Rolls-Royce says Luxury Car Market Growing in Asia

Nov. 20, 2009
China will contribute half of the unit sales in Asia next year while India will account for 10% to 12%.

Rolls-Royce said on Nov. 20 that the market for its ultra-luxury cars is picking up dramatically across Asia as the effects of the global financial crisis recede. "We're fast coming out of the financial crisis and China and India look like they will lead the way out in 2010 on a feel-good factor," Rolls-Royce Asia Pacific regional chief Colin Kelly said in New Delhi.

"Japan is also expected to have a very good year in 2010. Australia is also looking extremely positive," Kelly said.

His comments came a day after the Organization for Economic Cooperation and Development said in its latest forecast that emerging market economies China and India were poised to accelerate while Japan's recession had "bottomed out".

Kelly was speaking on the sidelines of the unveiling of Rolls-Royce's Ghost model in India, the automaker's new lower-cost limousine, which is going to be launched here in the second quarter of next year.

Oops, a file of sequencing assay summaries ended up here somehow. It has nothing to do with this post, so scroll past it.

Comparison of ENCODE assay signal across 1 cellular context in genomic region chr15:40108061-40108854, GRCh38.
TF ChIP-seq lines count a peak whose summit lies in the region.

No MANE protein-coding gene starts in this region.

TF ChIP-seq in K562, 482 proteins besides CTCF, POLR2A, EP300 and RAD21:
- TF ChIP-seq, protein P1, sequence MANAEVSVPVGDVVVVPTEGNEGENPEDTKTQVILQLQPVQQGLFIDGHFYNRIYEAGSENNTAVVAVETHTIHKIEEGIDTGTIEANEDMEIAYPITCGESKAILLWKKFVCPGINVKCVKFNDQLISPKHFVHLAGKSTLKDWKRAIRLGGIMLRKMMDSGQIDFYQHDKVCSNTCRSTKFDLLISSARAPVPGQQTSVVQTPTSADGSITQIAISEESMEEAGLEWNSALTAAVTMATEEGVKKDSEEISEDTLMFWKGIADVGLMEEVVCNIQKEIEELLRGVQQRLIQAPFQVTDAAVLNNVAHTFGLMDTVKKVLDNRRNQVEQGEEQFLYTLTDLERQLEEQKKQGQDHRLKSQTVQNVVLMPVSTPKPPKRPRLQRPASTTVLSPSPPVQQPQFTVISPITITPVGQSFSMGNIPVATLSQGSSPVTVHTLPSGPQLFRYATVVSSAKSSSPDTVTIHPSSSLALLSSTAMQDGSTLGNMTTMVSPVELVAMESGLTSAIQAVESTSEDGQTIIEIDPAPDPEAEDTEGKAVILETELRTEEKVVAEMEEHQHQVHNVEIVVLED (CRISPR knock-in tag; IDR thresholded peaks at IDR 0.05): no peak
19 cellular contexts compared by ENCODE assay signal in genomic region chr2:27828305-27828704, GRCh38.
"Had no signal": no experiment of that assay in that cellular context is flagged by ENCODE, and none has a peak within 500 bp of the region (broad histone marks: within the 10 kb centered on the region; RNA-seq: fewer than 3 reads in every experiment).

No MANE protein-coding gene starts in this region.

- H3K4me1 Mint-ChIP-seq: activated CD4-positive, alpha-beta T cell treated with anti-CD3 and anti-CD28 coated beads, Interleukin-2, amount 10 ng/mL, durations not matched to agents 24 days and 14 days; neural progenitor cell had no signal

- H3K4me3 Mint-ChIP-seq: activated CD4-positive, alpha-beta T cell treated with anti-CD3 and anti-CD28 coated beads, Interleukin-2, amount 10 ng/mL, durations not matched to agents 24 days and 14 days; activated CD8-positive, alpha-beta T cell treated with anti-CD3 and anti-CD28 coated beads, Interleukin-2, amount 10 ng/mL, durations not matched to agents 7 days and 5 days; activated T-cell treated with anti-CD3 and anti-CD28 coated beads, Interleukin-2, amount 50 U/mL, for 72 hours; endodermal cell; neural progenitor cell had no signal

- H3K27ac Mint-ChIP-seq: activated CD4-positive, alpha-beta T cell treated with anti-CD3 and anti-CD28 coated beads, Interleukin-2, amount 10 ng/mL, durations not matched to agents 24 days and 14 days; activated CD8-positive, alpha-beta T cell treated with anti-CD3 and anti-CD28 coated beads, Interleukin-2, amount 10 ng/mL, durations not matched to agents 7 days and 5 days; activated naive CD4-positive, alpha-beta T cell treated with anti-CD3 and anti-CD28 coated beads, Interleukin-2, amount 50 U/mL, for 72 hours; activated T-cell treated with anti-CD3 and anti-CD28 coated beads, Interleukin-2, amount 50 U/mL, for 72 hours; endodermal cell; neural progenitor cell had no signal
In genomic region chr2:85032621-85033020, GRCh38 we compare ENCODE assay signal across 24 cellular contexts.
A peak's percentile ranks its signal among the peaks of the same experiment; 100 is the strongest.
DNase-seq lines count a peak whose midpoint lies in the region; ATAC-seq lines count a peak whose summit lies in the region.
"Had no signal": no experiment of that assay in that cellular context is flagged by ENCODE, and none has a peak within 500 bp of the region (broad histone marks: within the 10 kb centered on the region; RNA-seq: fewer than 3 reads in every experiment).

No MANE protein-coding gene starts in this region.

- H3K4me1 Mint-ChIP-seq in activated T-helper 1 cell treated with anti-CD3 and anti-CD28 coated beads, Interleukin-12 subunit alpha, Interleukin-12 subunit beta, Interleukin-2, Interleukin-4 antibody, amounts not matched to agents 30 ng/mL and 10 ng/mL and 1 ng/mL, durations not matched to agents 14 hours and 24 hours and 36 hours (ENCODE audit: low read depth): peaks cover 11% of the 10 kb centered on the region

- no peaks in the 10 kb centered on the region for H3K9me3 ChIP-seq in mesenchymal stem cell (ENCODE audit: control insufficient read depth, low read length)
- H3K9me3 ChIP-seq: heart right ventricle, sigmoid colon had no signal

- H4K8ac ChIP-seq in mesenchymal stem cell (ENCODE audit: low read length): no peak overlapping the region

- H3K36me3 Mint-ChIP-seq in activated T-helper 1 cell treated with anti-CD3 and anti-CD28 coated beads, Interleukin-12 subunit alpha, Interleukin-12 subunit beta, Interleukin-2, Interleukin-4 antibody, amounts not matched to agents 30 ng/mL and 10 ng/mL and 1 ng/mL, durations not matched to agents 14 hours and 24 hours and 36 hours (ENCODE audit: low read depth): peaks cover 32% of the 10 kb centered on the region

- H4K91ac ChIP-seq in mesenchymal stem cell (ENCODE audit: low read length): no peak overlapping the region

The Britain-based carmaker had a bumper year in 2008 when it sold a record 2,012 cars worldwide and 200 across Asia, but has suffered this year from the global slump.

Kelly said the company initially expected Asian sales to be down 35% this year but "now we think will do better than we thought" as sales have been picking up in the past few months. Next year sales would accelerate to "over 400" cars in the region, he forecast. "We're going from strength to strength in Asia."

Sales in 2009 globally, however, "will be under 1,000," said Kelly.

China will contribute half of the unit sales for the Asia region next year while India, which is becoming an increasingly important market, will account for 10% to 12%.

Rolls-Royce said it expects a big jump in sales in India with its new Ghost model which will retail for around 25 million rupees (US$535,000) in the country compared with its Phantom which sells for 35 million rupees.Rolls-Royce, once the car of choice of the maharajas during British colonial rule, re-entered India in 2005 after a break of half a century.

Copyright Agence France-Presse, 2009

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